Like

    Comment by C D — July 11, 2017 @ 6:05 PM

    • I can’t argue with you C D. But, this is the way it is.

      And as for magnesium, I agree completely.

      Magnesium is said to be a vital component of epilepsy recovery.

      And many believe that magnesium deficiency is the root cause of epileptic seizures.

      But, that’s not the magnesium you’re speaking of. 😦

      Like

      Comment by Phylis Feiner Johnson — July 11, 2017 @ 7:13 PM

      • There seems to be some confusion here regarding the role of Magnesium Stearate in AEDs. It is NOT included because Magnesium is “good” for you, which it is if you are Magnesim deficient…and the right Magnesium compound is used in the right dose….it is used (among other reasons) as a lubricant to stop the particles sticking to the grinding and mixing equipment used in pharmaceutical manufacture.

        The inactive excipients or fillers such as Magnesium Stearate used in tablet/capsule manufacture are used in fairly low doses and normally have no effect on the human body unless they are contaminated or unless the individual has an allergy to them. As far as I know a manufacturer could not use “a pure form of Magnesium…” Whatever that means, unless it was approved for use as a lubricant for pharmaceutical purposes.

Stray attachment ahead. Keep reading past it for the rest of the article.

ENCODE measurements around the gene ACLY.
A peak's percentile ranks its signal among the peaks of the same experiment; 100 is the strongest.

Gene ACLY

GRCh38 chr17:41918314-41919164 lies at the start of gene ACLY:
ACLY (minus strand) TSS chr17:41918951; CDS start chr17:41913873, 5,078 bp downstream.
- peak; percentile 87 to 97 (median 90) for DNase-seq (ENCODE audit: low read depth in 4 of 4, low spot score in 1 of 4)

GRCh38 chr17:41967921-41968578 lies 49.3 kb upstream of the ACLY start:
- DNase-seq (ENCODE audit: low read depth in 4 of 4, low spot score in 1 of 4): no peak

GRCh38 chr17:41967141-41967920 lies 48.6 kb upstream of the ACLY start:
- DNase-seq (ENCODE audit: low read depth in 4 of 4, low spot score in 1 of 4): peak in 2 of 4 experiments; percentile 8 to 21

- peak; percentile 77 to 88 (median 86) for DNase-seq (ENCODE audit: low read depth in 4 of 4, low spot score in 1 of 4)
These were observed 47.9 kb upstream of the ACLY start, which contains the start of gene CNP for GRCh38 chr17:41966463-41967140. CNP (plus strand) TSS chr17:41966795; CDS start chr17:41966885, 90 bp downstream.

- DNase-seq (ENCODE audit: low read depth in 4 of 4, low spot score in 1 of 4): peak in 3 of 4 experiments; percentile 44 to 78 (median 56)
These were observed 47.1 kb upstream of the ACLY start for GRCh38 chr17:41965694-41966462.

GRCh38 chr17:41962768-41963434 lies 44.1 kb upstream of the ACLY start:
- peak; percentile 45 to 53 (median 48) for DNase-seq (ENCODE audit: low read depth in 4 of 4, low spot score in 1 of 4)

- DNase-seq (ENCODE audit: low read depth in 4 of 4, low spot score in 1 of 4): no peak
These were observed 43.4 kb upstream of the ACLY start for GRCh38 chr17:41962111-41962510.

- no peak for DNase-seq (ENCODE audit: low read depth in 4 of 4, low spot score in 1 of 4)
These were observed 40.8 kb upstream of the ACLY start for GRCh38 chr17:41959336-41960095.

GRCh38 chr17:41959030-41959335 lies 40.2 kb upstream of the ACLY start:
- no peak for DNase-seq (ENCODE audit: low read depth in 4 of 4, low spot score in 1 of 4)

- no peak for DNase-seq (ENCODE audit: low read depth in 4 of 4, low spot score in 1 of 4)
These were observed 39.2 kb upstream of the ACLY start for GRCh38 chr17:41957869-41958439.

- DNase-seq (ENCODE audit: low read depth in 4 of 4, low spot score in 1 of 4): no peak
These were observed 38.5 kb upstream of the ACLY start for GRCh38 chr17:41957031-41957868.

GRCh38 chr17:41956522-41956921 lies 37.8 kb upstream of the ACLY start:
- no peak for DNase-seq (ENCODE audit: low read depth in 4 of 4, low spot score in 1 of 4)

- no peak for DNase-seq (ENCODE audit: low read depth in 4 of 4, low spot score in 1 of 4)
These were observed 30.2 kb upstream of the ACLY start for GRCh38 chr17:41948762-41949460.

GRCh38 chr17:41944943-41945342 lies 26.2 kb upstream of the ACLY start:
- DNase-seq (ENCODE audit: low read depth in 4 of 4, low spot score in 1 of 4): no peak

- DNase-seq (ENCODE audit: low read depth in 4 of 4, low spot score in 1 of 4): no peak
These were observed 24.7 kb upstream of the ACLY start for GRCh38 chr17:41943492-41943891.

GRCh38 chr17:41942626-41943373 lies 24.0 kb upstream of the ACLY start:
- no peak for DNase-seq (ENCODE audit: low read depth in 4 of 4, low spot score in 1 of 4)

The claims that Magnesium Stearate causes seizures and that it is a “cash cow” do not appear to be supported by the facts. The active ingredient is the “cash cow” when it is still patent protected, especially in the US which has the highest drug prices in the world. Incidentally there is no justifiable reason why our drugs are so expensive other than perhaps as a reward for the enormous contributions made by drug companies to both the political parties. OK, that is off topic …. Sorry!

        Like

        Comment by Michael H — July 12, 2017 @ 12:30 AM

  3. Michael, I think C. D. was using Magnesium Stearate as an example of the corruption of “goodies” in our drugs.

    As far as our meds being a “cash cow”, I don’t think anyone can argue about the incredible price gouging that goes on, thanks to BIG Pharma.

    Like

    Comment by Phylis Feiner Johnson — July 12, 2017 @ 8:27 AM

  4. Hi Phyllis,
    The CVS Health Savings Pass was discontinued a few years ago

    Like

    Comment by Ana — July 12, 2017 @ 10:21 PM


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    About the author

    Phylis Feiner Johnson

    Phylis Feiner Johnson

    I've been a professional copywriter for over 35 years. I also had epilepsy for decades. My mission is advocacy; to increase education, awareness and funding for epilepsy research. Together, we can make a huge difference. If not changing the world, at least helping each other, with wisdom, compassion and sharing.